Wrong.

I can’t help but feel that I resemble the line from Thoreau’s Walden:

The mass of men lead lives of quiet desperation.

This one suburban woman leads a life of not-so-quiet desperation.

My grandfather, a very successful lawyer, was known to quip, “I’d rather have a bottle in front of me, than a frontal lobotomy”.

Sadly, I feel the opposite would often be just the ticket because I think too damn much more than is good for me.

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About Casey

“the only people for me are the mad ones, the ones who are mad to live, mad to talk, mad to be saved, desirous of everything at the same time, the ones who never yawn or say a commonplace thing, but burn, burn, burn like fabulous yellow roman candles exploding like spiders across the stars and in the middle you see the blue centerlight pop and everybody goes ‘Awww!’ ~ Jack Kerouac, On The Road Again
This entry was posted in depression, Eric Maisel, Intensity, Making meaning, Moods, Motherhood, Narcissistic Mothers, Paulo Coelho, Sherlock Holmes, Virginia Woolf. Bookmark the permalink.

11 Responses to On maintaining meaning

  1. ksbeth says:

    Don’t give up, you’ll find your place )

  2. Casey says:

    I keep waiting for something to hit me over the head and I’d say “yes THAT is what EXACTLY what want to do” along with giving me the concomitant energy to go along with it.

    I don’t think it works like that. I think it’s more a slow, prodding process of trying and failing and trying something else.

    • ksbeth says:

      I agree and sometimes things that you never imagined can happen.

      • Casey says:

        Funny, thing is, I’d think I’d actually make a really good teacher, I’m just too sensitive and would struggle too much in that environment.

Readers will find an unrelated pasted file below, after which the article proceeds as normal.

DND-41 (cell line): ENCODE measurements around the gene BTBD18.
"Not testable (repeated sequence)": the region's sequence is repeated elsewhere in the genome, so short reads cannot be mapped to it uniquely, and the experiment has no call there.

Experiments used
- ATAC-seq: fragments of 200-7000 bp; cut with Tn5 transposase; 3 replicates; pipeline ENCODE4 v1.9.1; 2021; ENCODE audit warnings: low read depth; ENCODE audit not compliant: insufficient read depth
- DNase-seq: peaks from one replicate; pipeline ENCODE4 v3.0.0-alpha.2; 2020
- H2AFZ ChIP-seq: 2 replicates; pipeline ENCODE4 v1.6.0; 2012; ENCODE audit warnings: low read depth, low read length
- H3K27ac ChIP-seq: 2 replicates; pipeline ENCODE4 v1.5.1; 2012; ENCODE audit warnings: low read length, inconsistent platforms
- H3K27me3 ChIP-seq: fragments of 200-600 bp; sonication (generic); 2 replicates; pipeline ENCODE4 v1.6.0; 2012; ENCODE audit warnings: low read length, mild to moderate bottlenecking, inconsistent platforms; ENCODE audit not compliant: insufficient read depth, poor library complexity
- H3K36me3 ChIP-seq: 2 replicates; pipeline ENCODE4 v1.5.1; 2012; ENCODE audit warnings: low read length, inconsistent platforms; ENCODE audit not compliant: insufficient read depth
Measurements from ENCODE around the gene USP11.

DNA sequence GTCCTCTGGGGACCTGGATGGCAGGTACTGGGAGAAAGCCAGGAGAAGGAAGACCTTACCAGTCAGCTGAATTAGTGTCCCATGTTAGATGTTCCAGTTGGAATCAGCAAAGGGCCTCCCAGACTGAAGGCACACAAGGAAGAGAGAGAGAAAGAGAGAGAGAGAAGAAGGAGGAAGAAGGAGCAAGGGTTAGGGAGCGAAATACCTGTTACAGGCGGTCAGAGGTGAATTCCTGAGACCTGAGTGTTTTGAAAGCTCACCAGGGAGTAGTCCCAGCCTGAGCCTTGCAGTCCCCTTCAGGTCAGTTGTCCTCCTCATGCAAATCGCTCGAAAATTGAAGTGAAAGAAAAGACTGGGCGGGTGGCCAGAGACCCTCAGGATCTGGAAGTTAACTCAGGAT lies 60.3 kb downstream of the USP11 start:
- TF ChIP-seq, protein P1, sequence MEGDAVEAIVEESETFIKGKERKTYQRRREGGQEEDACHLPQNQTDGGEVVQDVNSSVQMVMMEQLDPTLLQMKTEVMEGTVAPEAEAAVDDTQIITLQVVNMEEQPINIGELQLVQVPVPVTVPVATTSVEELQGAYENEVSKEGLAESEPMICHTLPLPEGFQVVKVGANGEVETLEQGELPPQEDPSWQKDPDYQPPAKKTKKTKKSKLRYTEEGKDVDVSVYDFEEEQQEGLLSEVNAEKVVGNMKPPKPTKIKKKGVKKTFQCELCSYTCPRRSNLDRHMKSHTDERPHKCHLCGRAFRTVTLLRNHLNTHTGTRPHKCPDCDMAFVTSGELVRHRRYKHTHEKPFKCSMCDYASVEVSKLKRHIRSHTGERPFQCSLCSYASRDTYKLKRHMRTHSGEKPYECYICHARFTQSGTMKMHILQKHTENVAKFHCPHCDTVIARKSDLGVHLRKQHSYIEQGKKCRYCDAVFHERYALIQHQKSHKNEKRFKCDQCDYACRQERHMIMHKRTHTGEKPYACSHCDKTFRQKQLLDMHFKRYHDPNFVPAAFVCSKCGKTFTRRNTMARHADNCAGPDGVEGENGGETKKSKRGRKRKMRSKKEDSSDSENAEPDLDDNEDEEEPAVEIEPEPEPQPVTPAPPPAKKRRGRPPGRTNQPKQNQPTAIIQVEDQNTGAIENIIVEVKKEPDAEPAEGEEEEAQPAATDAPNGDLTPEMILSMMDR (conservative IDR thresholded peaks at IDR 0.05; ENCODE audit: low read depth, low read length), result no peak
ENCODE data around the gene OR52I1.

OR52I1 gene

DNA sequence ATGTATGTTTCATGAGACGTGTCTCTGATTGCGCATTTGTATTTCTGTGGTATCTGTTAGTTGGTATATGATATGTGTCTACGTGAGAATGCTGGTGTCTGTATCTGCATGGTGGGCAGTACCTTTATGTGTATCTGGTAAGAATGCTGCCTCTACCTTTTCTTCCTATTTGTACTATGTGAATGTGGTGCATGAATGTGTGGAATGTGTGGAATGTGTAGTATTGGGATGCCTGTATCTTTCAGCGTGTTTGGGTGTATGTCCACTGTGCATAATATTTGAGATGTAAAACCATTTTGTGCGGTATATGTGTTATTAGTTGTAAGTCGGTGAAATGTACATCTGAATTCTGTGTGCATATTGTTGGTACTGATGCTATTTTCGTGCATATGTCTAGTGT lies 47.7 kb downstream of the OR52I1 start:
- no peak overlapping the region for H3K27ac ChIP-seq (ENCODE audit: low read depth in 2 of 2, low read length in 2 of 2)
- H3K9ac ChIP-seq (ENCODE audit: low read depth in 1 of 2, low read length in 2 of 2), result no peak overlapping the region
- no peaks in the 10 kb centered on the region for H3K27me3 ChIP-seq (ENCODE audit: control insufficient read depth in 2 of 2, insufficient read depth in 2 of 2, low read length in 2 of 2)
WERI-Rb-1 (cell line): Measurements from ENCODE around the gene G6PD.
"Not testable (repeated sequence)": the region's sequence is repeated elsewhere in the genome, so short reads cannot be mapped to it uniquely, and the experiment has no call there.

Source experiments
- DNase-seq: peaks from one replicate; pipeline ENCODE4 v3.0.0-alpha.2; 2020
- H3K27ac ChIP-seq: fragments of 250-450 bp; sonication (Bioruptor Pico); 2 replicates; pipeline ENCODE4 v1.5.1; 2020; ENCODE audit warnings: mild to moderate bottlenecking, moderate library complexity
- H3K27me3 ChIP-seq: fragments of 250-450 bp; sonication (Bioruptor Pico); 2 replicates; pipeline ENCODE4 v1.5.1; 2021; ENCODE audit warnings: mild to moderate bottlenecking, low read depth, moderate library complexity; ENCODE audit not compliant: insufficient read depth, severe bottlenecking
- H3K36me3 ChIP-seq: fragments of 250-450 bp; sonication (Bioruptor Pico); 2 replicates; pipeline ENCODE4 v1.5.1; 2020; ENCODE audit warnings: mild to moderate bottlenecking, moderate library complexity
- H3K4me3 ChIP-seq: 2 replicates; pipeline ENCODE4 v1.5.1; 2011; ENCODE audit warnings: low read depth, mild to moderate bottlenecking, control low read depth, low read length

• ksbeth says:

          I’m sure you would be, but if that environment makes you feel bad, maybe you can find a way to use your strengths in some other way. Also wondering if you hav ever read ‘the awakening’ or ‘the hour’ by Kate Chopin? Amazing stories

    • Casey says:

      I have read Chopin’s The Awakening for my literature class. I liked it a lot. I have the paperback and Kindle version of it, but I haven’t re-read it all yet. I haven’t read the other one, but I’ll look for it. Thank you.

      As far as the teaching goes. Sometimes it was hard because I was also a special needs substitute teacher. I liked the small classes, but the kids were facing much more challenges.

      And then again, there were those special needs kids that needed attention – the daydreamers, the ADHD kids. They were usually great kids, but draining at the same time. Sometimes the entire class was chatty and I could barely get through the lesson. I didn’t like that.

  3. Casey says:

    And thanks for the vote of confidence!

  4. overcoming depression says:

    I can understand why becoming a stay-at-home mother had been an exceptionally hard transition for you. It seems that you had overworked to escape from some unwanted circumstances and keep your self away from it. I appreciate that you are practicing meditation. I hope it helps you. Good luck
    Warm Hugs,
    Niranjan

    • Casey says:

      I still “overwork “(think too much, write too much, read too much, create things) to escape from some unwanted circumstances.

      Sometimes it’s just hard to “be here, now”.

      Warm hugs, back

      • overcoming depression says: